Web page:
If you like to hot step it then here’s some welcome news.
Walking faster could help you keep a step ahead of death from disease and live a longer life.
That’s the finding from researchers at The University of Sydney.
The study of more than 50,000 walkers over 14 years found a faster pace was linked to lower risk of death from cardiovascular disease, as well as reduced mortality risk from other diseases.
Walking at an average pace was associated with a 20 per cent reduction in risk of death from disease when compared to walking slow. That jumped to 24 per cent when people walked at a fast pace.
When it comes to cardiovascular disease, average paced walkers reduced risk of death by 24 per cent compared to slow walkers. Fast-paced walkers saw a drop of 21 per cent in risk.
And the older you are, the bigger the strides.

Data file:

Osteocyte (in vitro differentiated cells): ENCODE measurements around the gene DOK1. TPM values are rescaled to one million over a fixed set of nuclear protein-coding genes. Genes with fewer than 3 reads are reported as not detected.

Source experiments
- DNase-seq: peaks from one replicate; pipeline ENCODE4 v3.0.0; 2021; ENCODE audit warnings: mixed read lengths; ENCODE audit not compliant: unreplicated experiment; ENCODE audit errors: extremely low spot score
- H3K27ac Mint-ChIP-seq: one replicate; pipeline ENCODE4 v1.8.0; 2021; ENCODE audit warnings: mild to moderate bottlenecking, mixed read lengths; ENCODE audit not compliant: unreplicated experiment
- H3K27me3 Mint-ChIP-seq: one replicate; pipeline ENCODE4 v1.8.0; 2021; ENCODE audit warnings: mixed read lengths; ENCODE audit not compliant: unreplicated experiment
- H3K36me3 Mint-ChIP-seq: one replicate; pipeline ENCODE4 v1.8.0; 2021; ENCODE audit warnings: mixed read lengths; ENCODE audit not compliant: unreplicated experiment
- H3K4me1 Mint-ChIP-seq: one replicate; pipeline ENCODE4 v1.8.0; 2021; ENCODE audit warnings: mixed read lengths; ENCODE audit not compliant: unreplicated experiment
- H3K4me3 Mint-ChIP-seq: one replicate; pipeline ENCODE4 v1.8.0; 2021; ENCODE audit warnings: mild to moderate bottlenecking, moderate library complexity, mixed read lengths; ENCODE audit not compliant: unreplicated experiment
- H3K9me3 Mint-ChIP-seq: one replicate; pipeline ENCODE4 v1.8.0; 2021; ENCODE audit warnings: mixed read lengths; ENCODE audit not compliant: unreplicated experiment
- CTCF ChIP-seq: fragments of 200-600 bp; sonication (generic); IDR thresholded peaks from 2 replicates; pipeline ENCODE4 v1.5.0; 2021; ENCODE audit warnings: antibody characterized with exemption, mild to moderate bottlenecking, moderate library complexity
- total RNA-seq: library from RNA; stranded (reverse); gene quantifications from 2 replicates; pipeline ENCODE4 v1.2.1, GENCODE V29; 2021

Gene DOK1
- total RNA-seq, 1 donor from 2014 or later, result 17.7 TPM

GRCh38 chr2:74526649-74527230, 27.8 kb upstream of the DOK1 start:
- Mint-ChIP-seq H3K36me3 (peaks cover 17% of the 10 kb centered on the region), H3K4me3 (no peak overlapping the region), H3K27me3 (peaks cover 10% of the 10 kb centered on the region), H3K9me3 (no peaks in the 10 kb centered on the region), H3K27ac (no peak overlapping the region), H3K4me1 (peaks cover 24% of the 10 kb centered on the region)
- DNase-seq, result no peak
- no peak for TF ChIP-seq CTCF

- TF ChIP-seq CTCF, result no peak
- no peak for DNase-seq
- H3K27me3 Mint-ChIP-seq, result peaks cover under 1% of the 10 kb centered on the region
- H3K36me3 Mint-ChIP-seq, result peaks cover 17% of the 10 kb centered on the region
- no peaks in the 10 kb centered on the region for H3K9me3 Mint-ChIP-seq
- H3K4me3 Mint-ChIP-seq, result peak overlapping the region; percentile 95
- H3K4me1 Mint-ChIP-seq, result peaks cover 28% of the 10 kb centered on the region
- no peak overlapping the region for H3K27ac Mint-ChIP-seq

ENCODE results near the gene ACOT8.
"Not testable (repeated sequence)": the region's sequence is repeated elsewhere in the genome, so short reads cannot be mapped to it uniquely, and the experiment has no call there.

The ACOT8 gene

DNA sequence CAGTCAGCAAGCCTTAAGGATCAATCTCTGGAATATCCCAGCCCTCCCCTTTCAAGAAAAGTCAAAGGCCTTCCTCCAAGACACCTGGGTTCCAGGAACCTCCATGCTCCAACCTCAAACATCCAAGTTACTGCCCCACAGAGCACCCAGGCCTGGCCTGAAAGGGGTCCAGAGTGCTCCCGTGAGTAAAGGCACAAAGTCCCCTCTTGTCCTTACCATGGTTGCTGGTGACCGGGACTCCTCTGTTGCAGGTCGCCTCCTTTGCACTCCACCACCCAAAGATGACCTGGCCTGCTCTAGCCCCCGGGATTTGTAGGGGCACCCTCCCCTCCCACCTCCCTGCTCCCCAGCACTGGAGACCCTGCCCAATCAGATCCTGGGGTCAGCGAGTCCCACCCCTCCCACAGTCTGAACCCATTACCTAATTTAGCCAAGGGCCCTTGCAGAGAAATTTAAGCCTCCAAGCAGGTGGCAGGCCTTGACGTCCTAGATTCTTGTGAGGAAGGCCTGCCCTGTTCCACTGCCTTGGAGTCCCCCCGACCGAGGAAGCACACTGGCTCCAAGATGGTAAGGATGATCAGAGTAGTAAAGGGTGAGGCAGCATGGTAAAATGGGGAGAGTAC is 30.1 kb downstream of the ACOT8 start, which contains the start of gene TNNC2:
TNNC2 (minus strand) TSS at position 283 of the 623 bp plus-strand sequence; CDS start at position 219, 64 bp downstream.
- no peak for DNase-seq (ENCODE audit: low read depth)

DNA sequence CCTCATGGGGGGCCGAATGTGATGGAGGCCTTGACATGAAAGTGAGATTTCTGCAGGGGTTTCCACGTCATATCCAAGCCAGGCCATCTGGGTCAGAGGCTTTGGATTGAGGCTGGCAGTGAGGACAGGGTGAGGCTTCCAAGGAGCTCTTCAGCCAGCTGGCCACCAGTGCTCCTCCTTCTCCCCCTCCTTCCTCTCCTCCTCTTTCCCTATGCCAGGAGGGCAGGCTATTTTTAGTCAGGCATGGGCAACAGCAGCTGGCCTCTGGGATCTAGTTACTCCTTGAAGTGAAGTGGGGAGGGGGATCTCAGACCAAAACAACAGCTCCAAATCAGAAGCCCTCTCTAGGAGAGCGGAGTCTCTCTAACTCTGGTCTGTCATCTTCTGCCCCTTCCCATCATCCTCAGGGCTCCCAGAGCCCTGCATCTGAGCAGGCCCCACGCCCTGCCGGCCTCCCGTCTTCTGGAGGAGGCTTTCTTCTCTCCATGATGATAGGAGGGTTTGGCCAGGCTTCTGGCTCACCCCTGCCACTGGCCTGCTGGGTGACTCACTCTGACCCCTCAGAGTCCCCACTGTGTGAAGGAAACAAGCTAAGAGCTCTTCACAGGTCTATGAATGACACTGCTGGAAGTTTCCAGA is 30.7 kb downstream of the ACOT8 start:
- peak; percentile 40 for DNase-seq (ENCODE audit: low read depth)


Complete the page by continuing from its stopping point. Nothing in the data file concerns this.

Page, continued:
Average pace walkers aged 60 years or over had a 46 per cent reduction in risk of death from cardiovascular causes, and fast-paced walkers a 53 percent reduction.
The study was led by USyd’s Professor Emmanuel Stamatakis.
“A fast pace is generally five to six kilometres per hour, but it really depends on a walker’s fitness levels; an alternative indicator is to walk at a pace that makes you slightly out of breath or sweaty when sustained,” says Professor Stamatakis.
The research team is calling for public health organisations to get on the front foot and make walking pace a key message to older Australians.
“Increasing walking pace may be a straightforward way for people to improve heart health and risk for premature mortality – providing a simple message for public health campaigns to promote,” says Professor Stamatakis.
“Especially in situations when walking more isn’t possible due to time pressures or a less walking-friendly environment, walking faster may be a good option to get the heart rate up — one that most people can easily incorporate into their lives.”
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